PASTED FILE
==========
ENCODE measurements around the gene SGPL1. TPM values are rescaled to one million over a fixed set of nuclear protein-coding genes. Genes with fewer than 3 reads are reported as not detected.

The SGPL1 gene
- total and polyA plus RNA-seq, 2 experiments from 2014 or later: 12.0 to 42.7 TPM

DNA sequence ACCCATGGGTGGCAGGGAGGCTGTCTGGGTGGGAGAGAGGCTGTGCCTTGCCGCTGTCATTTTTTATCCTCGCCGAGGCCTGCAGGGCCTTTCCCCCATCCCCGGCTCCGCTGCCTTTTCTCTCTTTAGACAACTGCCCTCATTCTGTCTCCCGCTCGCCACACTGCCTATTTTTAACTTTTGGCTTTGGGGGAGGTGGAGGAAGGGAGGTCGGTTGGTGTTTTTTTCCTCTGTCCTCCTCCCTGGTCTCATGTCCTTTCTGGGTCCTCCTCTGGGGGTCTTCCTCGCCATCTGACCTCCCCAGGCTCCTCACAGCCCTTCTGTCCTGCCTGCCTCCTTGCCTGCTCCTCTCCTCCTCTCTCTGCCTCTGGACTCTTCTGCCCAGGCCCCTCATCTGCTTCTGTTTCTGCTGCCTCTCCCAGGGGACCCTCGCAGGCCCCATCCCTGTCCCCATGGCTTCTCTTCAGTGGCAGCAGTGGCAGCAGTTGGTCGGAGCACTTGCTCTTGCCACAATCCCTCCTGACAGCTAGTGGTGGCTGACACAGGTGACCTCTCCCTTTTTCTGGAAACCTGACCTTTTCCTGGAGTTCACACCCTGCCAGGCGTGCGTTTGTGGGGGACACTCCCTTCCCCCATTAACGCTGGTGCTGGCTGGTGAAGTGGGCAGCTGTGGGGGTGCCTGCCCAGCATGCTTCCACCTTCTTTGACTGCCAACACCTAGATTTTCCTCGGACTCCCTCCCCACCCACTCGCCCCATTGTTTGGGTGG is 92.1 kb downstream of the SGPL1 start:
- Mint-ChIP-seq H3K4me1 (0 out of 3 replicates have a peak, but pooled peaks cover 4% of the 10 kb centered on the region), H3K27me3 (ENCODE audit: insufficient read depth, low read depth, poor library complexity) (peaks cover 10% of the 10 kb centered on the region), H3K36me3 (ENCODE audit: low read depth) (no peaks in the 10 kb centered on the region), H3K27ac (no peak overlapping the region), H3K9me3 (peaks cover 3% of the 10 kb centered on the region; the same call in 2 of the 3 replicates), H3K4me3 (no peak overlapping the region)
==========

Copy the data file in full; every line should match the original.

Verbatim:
ENCODE measurements around the gene SGPL1. TPM values are rescaled to one million over a fixed set of nuclear protein-coding genes. Genes with fewer than 3 reads are reported as not detected.

The SGPL1 gene
- total and polyA plus RNA-seq, 2 experiments from 2014 or later: 12.0 to 42.7 TPM

DNA sequence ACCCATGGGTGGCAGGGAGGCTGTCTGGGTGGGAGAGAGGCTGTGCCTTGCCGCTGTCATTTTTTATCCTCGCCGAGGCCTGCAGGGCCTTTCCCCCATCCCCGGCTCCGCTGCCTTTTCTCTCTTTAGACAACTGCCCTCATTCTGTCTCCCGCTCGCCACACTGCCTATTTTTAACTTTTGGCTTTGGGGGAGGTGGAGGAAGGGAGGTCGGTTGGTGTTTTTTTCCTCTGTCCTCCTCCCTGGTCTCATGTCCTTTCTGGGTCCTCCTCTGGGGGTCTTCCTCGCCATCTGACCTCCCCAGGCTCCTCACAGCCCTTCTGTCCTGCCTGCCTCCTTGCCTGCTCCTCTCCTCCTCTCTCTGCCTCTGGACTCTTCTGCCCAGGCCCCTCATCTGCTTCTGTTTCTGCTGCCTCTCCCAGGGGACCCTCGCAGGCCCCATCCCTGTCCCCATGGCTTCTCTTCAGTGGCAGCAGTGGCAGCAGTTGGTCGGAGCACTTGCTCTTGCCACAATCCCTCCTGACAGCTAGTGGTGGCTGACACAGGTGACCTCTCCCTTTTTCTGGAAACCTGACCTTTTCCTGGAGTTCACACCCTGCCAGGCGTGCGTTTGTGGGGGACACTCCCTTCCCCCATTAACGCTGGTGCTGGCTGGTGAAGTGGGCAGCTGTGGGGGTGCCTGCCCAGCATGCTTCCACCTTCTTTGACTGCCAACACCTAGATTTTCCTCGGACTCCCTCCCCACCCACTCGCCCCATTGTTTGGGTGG is 92.1 kb downstream of the SGPL1 start:
- Mint-ChIP-seq H3K4me1 (0 out of 3 replicates have a peak, but pooled peaks cover 4% of the 10 kb centered on the region), H3K27me3 (ENCODE audit: insufficient read depth, low read depth, poor library complexity) (peaks cover 10% of the 10 kb centered on the region), H3K36me3 (ENCODE audit: low read depth) (no peaks in the 10 kb centered on the region), H3K27ac (no peak overlapping the region), H3K9me3 (peaks cover 3% of the 10 kb centered on the region; the same call in 2 of the 3 replicates), H3K4me3 (no peak overlapping the region)